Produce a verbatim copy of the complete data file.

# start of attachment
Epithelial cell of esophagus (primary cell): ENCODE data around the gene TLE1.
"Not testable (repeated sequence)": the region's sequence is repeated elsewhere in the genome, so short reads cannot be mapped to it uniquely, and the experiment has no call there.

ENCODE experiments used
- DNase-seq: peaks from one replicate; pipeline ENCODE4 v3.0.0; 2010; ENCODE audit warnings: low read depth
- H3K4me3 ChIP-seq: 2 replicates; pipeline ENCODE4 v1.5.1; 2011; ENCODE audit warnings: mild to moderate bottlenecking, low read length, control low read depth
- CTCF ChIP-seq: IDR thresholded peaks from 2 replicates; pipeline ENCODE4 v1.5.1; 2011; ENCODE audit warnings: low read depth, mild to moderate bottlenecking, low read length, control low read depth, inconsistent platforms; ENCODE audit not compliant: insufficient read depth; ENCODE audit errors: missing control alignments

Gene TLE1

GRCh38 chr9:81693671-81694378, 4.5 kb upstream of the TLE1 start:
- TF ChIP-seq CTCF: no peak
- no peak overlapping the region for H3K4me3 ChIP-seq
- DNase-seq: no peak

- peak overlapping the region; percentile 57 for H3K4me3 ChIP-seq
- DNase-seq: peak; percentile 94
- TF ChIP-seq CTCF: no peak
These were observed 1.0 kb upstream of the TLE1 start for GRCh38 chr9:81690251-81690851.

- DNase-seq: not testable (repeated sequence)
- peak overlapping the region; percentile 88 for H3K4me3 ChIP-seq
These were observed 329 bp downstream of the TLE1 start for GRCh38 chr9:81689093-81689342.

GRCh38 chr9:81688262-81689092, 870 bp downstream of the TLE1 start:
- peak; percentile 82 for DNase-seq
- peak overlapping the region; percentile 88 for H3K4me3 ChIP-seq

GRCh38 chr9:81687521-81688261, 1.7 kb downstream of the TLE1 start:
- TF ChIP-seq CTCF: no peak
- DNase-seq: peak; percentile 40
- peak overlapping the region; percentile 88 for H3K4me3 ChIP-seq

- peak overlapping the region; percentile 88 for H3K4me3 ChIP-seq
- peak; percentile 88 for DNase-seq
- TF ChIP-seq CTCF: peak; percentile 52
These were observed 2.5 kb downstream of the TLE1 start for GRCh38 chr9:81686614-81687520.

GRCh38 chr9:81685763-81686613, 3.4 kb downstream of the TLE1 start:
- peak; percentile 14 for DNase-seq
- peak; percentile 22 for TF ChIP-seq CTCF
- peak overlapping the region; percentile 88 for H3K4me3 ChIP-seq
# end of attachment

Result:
Epithelial cell of esophagus (primary cell): ENCODE data around the gene TLE1.
"Not testable (repeated sequence)": the region's sequence is repeated elsewhere in the genome, so short reads cannot be mapped to it uniquely, and the experiment has no call there.

ENCODE experiments used
- DNase-seq: peaks from one replicate; pipeline ENCODE4 v3.0.0; 2010; ENCODE audit warnings: low read depth
- H3K4me3 ChIP-seq: 2 replicates; pipeline ENCODE4 v1.5.1; 2011; ENCODE audit warnings: mild to moderate bottlenecking, low read length, control low read depth
- CTCF ChIP-seq: IDR thresholded peaks from 2 replicates; pipeline ENCODE4 v1.5.1; 2011; ENCODE audit warnings: low read depth, mild to moderate bottlenecking, low read length, control low read depth, inconsistent platforms; ENCODE audit not compliant: insufficient read depth; ENCODE audit errors: missing control alignments

Gene TLE1

GRCh38 chr9:81693671-81694378, 4.5 kb upstream of the TLE1 start:
- TF ChIP-seq CTCF: no peak
- no peak overlapping the region for H3K4me3 ChIP-seq
- DNase-seq: no peak

- peak overlapping the region; percentile 57 for H3K4me3 ChIP-seq
- DNase-seq: peak; percentile 94
- TF ChIP-seq CTCF: no peak
These were observed 1.0 kb upstream of the TLE1 start for GRCh38 chr9:81690251-81690851.

- DNase-seq: not testable (repeated sequence)
- peak overlapping the region; percentile 88 for H3K4me3 ChIP-seq
These were observed 329 bp downstream of the TLE1 start for GRCh38 chr9:81689093-81689342.

GRCh38 chr9:81688262-81689092, 870 bp downstream of the TLE1 start:
- peak; percentile 82 for DNase-seq
- peak overlapping the region; percentile 88 for H3K4me3 ChIP-seq

GRCh38 chr9:81687521-81688261, 1.7 kb downstream of the TLE1 start:
- TF ChIP-seq CTCF: no peak
- DNase-seq: peak; percentile 40
- peak overlapping the region; percentile 88 for H3K4me3 ChIP-seq

- peak overlapping the region; percentile 88 for H3K4me3 ChIP-seq
- peak; percentile 88 for DNase-seq
- TF ChIP-seq CTCF: peak; percentile 52
These were observed 2.5 kb downstream of the TLE1 start for GRCh38 chr9:81686614-81687520.

GRCh38 chr9:81685763-81686613, 3.4 kb downstream of the TLE1 start:
- peak; percentile 14 for DNase-seq
- peak; percentile 22 for TF ChIP-seq CTCF
- peak overlapping the region; percentile 88 for H3K4me3 ChIP-seq